I agree that the course that makes the most sense is between the two poles of Not Invented Here and Never Invented Here.
Complex systems tend to evolve toward being optimal. Optimal complex systems are vulnerable to single point failure. This exists in our financial system and in our software systems.
For efficiency (optimality) most people rely on a few databases: Oracle, SQLSever, Postgres, MySQL, MongoDB. If one of these databases is released with a significant problem, this problem will have a widespread impact.
Similar problems exist with cities which depend on complex networks to supply water, power, food and waste removal.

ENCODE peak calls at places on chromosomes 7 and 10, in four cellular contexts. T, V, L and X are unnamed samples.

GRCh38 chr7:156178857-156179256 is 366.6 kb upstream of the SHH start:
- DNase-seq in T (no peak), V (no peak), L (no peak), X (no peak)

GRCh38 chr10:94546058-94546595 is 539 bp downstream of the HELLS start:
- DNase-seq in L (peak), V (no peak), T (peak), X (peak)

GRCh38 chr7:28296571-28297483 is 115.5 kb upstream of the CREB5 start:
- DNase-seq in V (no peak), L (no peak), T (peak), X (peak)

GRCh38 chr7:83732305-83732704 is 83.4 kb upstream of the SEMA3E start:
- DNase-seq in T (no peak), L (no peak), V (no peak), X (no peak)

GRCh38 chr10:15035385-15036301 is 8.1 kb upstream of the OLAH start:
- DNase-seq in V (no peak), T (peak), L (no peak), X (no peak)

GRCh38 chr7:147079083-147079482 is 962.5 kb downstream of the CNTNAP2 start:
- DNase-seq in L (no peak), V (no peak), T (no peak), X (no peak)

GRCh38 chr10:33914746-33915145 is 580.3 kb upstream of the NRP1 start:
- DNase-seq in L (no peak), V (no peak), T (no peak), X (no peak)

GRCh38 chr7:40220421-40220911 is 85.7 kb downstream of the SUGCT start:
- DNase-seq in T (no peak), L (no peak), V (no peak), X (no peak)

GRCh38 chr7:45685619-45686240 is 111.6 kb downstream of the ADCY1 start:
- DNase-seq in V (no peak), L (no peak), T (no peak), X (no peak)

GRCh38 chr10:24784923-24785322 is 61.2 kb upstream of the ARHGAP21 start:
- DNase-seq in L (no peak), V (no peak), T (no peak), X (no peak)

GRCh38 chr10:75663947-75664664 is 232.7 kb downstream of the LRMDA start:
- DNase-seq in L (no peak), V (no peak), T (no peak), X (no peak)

The only way to reduce the chance of failure is to reduce the optimality of the system. This approach has historically been taken with bridge design, where the bridge is designed to be stronger than the models say it has to be, by a significant fraction.
To get back to the software case: we build software on top of complex operating systems and frameworks. This provides us a great deal of leverage, but we are vulnerable to problems in the systems that we use. This is the price we pay for optimizing the effort needed to build complex software systems.